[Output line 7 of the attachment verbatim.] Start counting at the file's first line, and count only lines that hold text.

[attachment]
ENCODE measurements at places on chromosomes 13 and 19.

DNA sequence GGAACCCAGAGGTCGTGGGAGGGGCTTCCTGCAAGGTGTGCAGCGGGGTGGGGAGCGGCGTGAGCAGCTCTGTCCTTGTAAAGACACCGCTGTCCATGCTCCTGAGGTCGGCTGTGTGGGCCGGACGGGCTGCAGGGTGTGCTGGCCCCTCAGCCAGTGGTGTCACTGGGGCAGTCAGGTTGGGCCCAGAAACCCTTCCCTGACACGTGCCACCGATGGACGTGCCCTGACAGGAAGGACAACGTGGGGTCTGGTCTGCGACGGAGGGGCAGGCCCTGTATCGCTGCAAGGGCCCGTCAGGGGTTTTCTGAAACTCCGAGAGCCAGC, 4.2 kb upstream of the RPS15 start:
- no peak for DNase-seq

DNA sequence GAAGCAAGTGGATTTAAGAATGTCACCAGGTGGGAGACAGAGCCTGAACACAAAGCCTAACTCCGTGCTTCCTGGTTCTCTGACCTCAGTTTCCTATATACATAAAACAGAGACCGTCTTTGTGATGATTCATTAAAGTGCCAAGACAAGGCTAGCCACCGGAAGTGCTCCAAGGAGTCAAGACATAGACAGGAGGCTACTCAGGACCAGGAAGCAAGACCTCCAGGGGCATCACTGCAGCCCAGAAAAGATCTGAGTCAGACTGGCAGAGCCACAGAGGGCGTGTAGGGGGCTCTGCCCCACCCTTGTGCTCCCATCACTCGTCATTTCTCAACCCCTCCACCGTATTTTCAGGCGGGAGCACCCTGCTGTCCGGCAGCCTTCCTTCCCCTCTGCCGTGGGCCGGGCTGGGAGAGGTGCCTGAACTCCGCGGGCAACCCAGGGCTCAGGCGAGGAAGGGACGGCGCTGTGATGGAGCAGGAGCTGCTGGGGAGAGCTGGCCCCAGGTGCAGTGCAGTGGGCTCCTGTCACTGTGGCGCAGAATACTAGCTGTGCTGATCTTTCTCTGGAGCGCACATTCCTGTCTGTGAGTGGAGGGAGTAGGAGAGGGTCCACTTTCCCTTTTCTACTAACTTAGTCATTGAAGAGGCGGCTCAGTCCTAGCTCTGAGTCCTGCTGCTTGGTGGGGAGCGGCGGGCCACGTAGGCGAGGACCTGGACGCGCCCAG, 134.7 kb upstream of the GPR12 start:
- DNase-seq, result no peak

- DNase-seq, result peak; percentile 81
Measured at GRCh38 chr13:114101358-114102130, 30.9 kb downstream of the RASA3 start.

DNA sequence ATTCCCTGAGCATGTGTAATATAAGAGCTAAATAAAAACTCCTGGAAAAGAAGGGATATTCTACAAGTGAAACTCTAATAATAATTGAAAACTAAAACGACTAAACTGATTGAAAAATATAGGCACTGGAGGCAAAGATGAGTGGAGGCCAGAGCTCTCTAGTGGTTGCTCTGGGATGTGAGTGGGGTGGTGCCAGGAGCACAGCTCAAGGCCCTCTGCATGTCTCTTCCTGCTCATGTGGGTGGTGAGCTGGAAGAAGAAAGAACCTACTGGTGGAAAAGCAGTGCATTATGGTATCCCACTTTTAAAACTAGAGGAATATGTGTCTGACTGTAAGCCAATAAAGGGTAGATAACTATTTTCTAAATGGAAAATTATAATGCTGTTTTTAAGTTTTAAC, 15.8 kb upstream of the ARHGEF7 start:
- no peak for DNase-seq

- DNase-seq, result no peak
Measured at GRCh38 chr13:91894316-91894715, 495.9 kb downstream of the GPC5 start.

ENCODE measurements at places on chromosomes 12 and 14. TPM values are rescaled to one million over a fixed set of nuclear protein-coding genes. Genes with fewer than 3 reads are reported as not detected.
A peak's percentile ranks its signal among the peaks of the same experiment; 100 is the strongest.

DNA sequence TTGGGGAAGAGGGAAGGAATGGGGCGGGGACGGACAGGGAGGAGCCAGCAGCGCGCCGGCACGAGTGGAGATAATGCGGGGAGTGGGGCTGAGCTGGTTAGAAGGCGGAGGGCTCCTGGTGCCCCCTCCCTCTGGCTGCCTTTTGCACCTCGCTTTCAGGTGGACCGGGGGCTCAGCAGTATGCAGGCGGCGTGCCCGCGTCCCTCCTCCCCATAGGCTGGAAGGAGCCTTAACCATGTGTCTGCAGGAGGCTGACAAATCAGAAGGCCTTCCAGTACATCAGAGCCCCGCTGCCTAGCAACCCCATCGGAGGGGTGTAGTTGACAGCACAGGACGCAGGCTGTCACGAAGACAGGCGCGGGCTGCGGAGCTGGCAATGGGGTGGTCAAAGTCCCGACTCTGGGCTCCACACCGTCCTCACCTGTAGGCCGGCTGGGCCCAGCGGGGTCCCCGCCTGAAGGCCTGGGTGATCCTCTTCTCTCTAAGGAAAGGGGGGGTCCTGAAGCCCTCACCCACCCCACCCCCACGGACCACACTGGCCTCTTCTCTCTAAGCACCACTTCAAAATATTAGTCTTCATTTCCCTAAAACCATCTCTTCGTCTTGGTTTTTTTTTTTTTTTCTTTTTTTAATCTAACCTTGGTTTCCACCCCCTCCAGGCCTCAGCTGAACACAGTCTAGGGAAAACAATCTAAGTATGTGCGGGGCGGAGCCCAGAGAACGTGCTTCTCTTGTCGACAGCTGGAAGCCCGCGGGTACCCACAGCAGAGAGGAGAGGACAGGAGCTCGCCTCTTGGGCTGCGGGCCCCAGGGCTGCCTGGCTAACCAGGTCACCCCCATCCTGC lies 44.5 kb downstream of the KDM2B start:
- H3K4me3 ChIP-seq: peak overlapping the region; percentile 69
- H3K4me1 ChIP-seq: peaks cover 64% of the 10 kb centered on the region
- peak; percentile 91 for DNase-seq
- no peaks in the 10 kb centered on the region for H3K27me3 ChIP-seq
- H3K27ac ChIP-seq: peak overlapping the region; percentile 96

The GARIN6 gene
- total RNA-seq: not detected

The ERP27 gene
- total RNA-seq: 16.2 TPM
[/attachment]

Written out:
Measured at GRCh38 chr13:114101358-114102130, 30.9 kb downstream of the RASA3 start.